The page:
That's pretty dark for CBBC show isn't it?

TV As #whowatch wanders onwards, I've reached the moment when chronologically Torchwood and The Sarah Jane Adventures intermingle which on the one hand demonstrates that tonally they're not that different, especially in relation to the kinds of dialogue which appears. Here's a line of dialogue:

"I doubt men like you fair too well in prison."

It's a convincer. The main character uses it to convince the bad guy to do the thing they need to get to the next bit of plot or episode resolution and it looks for all the word like something Captain Jack might say.

Except, it's Sarah Jane Smith.

It's from Warriors of Kudlak, the first series riff on The Last Starfighter, as the human who's being addressed has been collaborating with an alien, utilising a version of Laser Tag to find adolescents talented enough to go to war on some far off world. When Sarah-Jane threatens him initially, the human suggests that the police aren't likely to believe the whole alien thing, which is when she points out that there's enough evidence of his child abduction leading to the line ...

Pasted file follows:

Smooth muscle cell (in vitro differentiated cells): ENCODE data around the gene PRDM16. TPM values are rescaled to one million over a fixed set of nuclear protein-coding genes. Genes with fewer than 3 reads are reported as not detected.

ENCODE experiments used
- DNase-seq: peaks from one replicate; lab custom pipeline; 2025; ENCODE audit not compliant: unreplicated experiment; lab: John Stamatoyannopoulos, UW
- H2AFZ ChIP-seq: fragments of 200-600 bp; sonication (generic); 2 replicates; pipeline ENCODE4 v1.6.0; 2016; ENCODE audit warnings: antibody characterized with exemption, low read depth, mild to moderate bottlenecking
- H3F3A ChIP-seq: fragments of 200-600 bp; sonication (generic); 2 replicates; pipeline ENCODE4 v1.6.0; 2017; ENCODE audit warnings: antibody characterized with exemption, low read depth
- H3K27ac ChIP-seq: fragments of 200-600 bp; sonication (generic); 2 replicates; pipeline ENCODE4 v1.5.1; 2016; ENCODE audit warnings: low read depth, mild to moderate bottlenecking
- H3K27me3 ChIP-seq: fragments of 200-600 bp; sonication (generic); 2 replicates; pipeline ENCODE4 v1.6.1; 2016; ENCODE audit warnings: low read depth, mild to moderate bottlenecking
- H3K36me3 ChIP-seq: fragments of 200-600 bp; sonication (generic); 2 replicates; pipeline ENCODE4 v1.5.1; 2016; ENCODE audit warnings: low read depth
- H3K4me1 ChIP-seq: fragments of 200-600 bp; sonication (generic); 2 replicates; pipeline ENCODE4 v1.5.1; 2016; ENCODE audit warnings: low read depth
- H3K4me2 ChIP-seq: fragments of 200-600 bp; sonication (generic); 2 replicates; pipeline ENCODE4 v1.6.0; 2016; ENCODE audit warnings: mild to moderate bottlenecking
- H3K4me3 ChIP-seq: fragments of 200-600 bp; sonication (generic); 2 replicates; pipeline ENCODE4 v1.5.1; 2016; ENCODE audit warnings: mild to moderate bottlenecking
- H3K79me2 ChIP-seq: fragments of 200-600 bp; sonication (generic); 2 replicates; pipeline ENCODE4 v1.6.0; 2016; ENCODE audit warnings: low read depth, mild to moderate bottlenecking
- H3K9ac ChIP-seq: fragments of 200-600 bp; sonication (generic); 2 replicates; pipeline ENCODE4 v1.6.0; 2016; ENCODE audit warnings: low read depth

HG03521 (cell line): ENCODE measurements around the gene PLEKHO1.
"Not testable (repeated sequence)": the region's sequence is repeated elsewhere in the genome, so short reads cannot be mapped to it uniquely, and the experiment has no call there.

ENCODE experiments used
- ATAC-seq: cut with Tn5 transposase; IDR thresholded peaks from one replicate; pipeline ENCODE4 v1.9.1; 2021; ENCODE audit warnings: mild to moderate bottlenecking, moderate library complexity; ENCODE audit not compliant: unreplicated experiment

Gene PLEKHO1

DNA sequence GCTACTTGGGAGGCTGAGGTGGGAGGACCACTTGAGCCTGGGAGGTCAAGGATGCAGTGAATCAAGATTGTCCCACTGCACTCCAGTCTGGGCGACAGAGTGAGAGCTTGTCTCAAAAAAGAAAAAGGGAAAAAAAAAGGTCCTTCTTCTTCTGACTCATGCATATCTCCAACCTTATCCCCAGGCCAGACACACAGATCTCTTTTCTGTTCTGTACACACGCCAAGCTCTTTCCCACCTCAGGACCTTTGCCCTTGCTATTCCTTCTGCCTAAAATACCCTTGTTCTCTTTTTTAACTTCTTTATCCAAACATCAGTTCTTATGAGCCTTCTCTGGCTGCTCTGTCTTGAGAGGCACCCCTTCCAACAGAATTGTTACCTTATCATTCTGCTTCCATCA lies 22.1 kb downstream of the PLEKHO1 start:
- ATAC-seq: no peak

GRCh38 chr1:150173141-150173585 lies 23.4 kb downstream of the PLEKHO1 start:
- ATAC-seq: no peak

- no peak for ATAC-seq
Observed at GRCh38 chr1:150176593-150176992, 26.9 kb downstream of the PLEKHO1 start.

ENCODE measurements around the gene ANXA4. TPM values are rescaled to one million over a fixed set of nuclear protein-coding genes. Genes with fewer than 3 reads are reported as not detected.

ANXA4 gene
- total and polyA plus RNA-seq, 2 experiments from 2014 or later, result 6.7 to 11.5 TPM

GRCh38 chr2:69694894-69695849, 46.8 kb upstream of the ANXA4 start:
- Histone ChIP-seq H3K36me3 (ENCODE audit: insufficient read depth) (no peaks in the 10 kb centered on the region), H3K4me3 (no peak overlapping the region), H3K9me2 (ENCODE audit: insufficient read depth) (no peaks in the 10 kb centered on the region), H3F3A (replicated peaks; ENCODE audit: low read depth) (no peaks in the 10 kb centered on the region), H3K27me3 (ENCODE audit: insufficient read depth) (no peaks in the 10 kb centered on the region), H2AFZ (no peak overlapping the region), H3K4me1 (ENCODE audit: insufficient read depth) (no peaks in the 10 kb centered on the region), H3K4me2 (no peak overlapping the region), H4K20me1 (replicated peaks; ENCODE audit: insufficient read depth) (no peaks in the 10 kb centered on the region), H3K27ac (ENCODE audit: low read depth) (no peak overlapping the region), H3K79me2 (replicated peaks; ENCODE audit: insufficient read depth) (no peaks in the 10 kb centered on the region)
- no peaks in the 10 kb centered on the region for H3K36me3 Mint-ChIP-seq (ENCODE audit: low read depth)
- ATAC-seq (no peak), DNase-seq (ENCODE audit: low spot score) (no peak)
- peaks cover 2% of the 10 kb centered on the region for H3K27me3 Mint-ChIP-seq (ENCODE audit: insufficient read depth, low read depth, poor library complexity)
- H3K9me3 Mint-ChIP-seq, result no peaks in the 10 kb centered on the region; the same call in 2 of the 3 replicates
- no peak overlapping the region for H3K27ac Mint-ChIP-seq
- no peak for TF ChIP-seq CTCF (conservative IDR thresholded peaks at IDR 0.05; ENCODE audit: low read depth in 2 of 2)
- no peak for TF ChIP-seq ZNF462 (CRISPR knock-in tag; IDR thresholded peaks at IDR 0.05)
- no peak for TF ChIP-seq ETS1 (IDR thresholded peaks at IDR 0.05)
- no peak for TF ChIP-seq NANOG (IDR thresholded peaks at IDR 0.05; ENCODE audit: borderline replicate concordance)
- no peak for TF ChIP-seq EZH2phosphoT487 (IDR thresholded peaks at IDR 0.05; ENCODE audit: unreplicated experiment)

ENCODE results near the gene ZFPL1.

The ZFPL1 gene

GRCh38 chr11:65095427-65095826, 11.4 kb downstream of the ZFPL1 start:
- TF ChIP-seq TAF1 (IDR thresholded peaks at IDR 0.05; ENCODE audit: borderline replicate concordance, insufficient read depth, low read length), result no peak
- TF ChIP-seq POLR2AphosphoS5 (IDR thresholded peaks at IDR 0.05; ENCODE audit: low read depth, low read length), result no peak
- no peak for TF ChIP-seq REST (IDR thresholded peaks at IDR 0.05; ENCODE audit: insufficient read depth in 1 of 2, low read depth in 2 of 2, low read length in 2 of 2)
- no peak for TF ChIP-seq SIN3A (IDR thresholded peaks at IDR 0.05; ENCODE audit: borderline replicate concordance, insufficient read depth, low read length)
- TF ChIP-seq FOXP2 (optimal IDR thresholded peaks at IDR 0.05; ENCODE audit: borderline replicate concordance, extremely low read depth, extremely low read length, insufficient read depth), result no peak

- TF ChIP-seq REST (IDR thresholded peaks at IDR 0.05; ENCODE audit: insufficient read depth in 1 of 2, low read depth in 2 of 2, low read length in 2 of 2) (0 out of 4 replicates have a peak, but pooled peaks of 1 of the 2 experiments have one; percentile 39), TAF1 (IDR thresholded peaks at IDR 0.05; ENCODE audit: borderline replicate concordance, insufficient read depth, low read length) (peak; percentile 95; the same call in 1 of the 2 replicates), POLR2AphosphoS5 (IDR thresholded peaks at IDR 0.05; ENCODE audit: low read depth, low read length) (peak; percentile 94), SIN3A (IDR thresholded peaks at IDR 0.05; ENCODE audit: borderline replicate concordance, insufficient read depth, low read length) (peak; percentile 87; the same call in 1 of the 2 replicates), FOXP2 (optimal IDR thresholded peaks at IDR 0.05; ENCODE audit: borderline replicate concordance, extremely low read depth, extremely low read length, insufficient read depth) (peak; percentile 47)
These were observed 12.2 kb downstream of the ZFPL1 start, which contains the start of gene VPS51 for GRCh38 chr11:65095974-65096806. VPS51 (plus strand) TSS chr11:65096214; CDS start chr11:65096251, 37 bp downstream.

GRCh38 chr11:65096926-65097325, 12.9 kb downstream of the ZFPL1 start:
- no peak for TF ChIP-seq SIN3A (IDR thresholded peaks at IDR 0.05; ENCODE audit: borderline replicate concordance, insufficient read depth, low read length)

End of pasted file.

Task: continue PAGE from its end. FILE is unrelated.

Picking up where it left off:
"I doubt men like you fair too well in prison."

That's pretty dark for CBBC show isn't it? You're probably thinking the same things I am and there's not really a clear way of explaining what she means in a not adult way other than, bad men don't do well in prison which is true because they're prisons. Or something. I'm trying to think like a child, which is usually pretty easy for me as you know.

The writer, Phil Gladwin, didn't write another one. His other screen credit that year was an episode of ITV's grim police procedural Trial & Retribution which is a really quite strange juxtaposition. I'd ask him about it via Twitter but he's not updated since this fairly telling Tweet:

Either way, it just goes to show how difficult it must be deciding what should and shouldn't be in a television script for children.

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